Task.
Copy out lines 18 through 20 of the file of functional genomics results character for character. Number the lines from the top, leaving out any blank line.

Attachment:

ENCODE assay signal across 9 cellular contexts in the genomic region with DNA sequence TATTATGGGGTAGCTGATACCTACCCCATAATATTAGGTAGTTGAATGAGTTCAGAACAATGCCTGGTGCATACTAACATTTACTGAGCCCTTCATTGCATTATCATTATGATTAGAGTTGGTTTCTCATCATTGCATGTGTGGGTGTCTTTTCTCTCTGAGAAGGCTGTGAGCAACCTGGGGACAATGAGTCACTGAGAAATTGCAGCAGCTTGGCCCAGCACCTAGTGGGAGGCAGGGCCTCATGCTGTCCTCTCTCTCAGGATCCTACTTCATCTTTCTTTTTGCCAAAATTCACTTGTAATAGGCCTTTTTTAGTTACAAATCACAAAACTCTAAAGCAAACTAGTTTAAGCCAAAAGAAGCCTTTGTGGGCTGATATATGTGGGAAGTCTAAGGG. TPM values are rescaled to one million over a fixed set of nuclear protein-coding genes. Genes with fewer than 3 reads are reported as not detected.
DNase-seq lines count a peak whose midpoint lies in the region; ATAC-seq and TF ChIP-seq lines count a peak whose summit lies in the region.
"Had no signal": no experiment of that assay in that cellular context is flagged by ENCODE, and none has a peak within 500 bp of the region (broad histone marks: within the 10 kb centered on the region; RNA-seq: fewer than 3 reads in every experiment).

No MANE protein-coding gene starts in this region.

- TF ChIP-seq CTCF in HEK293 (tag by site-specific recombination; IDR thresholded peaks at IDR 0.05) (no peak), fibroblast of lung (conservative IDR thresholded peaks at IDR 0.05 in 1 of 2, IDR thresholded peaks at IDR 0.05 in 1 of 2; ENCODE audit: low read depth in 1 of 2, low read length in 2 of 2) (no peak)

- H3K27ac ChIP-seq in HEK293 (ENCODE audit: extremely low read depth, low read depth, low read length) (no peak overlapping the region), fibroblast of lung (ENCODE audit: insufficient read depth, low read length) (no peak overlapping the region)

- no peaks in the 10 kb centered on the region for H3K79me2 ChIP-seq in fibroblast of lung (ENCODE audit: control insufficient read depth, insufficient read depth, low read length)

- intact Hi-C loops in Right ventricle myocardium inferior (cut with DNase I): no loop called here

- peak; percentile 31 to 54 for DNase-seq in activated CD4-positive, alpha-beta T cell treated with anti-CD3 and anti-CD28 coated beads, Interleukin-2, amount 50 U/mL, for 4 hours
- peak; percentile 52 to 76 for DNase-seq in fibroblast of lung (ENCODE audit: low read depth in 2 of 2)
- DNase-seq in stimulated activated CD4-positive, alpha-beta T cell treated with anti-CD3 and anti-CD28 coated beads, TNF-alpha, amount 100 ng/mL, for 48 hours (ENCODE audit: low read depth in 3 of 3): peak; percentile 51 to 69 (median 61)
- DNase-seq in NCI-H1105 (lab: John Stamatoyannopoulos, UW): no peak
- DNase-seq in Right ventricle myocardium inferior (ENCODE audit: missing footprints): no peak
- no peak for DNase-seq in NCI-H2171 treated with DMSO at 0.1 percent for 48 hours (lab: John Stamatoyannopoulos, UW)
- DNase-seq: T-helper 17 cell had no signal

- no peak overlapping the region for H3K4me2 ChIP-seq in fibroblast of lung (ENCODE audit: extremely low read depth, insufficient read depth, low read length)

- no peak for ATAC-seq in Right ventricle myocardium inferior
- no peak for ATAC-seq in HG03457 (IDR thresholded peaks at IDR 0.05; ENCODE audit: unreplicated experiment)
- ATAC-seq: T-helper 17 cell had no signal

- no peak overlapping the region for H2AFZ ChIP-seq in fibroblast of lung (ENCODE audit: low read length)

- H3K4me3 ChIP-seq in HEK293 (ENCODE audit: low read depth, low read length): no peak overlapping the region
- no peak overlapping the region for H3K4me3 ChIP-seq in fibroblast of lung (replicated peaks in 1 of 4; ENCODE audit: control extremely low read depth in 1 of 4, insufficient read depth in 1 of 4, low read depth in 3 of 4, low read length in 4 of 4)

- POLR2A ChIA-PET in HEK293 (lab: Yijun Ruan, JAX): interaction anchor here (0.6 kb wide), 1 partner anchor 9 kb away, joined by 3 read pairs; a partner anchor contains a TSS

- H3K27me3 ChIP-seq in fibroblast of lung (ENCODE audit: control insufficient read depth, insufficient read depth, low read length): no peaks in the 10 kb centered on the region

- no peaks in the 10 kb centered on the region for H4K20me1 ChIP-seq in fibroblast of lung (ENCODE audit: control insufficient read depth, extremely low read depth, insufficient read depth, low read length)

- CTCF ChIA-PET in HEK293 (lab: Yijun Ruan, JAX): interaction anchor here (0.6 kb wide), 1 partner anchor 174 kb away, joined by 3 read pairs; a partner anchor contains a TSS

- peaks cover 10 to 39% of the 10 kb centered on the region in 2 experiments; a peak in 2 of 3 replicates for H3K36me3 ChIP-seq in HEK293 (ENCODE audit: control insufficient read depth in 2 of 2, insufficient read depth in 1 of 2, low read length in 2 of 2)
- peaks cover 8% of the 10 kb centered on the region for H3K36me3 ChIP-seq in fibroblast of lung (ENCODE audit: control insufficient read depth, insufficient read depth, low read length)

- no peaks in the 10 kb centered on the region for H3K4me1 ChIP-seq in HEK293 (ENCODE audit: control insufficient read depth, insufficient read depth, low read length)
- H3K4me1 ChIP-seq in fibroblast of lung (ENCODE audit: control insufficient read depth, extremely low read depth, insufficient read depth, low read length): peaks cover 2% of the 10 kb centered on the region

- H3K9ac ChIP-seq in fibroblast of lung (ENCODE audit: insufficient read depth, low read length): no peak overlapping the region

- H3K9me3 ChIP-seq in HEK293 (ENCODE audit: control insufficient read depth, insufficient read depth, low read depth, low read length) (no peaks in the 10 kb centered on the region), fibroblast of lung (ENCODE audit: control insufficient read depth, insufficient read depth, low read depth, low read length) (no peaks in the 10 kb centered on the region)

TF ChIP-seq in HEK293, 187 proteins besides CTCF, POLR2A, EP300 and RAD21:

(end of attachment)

- no peak for ATAC-seq in HG03457 (IDR thresholded peaks at IDR 0.05; ENCODE audit: unreplicated experiment)
- ATAC-seq: T-helper 17 cell had no signal

- no peak overlapping the region for H2AFZ ChIP-seq in fibroblast of lung (ENCODE audit: low read length)